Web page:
Source: Teachers College Record, Volume 111 Number 11, 2009.
For over two decades, the boundaries between the social sciences and the humanities have become blurred. Furthermore, numerous articles and books have been written about the infusion of the arts in qualitative research as a means to collect and analyze data and to represent findings. Yet these arts-based research processes, although present in the social sciences, are still largely invisible in a research climate that privileges (e.g., through publication, funding, and recognition) work claiming to be exclusively scientific.
To fully develop the potential of the arts for a transformative educational inquiry, the synthesis of scientific and artistic methods must be fully explicated through clear examples that address theoretical and empirical concerns. This paper focuses on explicit arts-based approaches that the authors employed in a 3-year teacher education study of professional conflicts experienced by novice bilingual teachers. Authors describe how they used the arts and to what end, addressing questions of artistic processes, expertise, and research validity.
Research Design: The research design included theatrical and literary techniques alongside more traditional qualitative methods of inquiry (e.g., participant observation, audio- and video-recorded focus group interactions, interviews, and surveys). Authors initiated performative focus groups based on the work of Paulo Freire and Augusto Boal in which participants share and act scenes from power-laden experiences of conflict, rehearsing strategies for personal and social revolution. This embodied data enabled the research team to focus empirical and pedagogical attention on both participants’ physical and verbal “scripts” or trans/scripts: compressed renderings of original transcripts that utilize techniques from poetry and the dramatic arts to highlight the data’s emotional “hot points” and heightened language from the original discourse.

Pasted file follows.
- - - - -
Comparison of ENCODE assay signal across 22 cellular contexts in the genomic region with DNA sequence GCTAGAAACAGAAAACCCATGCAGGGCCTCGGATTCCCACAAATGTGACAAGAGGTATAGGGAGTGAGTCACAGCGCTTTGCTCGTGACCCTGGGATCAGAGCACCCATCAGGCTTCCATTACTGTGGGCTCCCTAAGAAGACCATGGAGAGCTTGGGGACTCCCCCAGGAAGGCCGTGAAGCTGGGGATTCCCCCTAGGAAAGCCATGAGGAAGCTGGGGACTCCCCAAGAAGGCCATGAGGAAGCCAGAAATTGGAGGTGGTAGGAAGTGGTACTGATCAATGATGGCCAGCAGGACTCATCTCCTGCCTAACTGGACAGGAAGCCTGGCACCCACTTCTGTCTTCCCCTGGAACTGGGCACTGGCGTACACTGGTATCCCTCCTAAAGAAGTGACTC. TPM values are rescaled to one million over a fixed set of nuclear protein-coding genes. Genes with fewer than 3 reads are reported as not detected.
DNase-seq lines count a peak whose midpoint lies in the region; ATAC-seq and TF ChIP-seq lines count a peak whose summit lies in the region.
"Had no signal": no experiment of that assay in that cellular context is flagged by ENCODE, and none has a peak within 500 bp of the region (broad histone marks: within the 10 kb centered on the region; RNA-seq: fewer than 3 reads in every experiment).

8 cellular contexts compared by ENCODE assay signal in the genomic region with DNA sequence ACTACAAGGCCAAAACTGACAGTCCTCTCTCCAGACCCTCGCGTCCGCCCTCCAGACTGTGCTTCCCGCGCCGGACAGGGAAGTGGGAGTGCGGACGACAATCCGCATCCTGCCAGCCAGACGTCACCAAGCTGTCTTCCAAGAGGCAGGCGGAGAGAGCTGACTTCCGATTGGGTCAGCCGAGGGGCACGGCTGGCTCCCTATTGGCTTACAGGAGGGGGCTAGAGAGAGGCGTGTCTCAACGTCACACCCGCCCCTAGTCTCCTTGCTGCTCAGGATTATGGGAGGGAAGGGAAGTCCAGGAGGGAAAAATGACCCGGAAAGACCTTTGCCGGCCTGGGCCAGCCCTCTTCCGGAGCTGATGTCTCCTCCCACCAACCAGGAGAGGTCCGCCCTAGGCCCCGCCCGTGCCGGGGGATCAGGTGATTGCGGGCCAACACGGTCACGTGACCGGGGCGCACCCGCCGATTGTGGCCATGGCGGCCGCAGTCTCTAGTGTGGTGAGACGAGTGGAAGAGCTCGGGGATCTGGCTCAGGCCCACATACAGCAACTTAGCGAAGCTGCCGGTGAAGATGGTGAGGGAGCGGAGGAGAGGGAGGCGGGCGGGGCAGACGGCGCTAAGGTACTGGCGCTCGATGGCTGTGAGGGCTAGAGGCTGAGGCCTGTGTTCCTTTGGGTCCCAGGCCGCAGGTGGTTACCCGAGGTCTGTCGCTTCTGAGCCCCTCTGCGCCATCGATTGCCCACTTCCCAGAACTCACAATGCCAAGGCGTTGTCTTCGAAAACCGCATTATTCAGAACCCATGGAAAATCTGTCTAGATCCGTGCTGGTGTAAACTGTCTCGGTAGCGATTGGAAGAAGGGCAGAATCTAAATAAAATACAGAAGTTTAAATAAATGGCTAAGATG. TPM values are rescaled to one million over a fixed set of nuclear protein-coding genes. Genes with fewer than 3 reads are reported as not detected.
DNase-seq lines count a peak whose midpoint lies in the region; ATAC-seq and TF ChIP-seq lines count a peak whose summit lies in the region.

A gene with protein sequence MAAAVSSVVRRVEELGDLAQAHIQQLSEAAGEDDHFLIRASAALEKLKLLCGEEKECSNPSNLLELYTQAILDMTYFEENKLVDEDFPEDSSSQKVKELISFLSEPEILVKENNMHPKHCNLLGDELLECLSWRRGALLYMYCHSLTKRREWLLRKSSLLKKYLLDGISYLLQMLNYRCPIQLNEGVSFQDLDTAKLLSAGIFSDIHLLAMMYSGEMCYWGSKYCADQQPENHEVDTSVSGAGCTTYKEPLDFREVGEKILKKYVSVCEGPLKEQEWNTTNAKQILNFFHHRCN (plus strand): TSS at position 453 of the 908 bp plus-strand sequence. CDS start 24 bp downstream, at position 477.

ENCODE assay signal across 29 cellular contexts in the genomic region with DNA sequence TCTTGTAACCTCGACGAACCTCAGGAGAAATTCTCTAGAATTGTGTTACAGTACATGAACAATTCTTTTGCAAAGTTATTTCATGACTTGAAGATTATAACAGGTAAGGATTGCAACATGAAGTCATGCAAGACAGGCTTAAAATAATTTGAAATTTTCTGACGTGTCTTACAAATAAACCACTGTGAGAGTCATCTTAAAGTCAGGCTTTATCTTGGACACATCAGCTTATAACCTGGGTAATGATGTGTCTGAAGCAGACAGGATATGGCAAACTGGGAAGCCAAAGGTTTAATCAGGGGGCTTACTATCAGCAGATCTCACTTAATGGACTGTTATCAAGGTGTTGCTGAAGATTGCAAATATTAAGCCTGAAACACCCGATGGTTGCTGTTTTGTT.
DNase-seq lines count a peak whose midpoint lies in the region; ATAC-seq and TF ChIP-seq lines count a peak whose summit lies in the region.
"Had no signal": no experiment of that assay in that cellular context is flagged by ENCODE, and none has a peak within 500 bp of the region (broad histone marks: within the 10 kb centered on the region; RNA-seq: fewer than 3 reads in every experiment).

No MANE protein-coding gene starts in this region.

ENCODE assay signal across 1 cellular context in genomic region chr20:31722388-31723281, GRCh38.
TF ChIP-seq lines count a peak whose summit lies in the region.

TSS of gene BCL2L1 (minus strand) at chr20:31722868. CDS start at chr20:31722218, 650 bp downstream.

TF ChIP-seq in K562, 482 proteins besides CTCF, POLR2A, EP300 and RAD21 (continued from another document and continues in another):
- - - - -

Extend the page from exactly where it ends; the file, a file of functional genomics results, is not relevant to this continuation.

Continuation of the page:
This study illuminated the range of experiences and emotions involved in novice bilingual teachers’ professional lives, signaling the value and validity of research that is both artistic and scientific. Such hybridity may at first appear to make for unexpected and potentially haphazard methodological mergers. The authors do not claim to have resolved these epistemological tensions, but to have exploited both traditional and artistic research methods to broaden the notion of what counts as “research” in teacher education and to conduct research that is engaging to researchers and participants alike.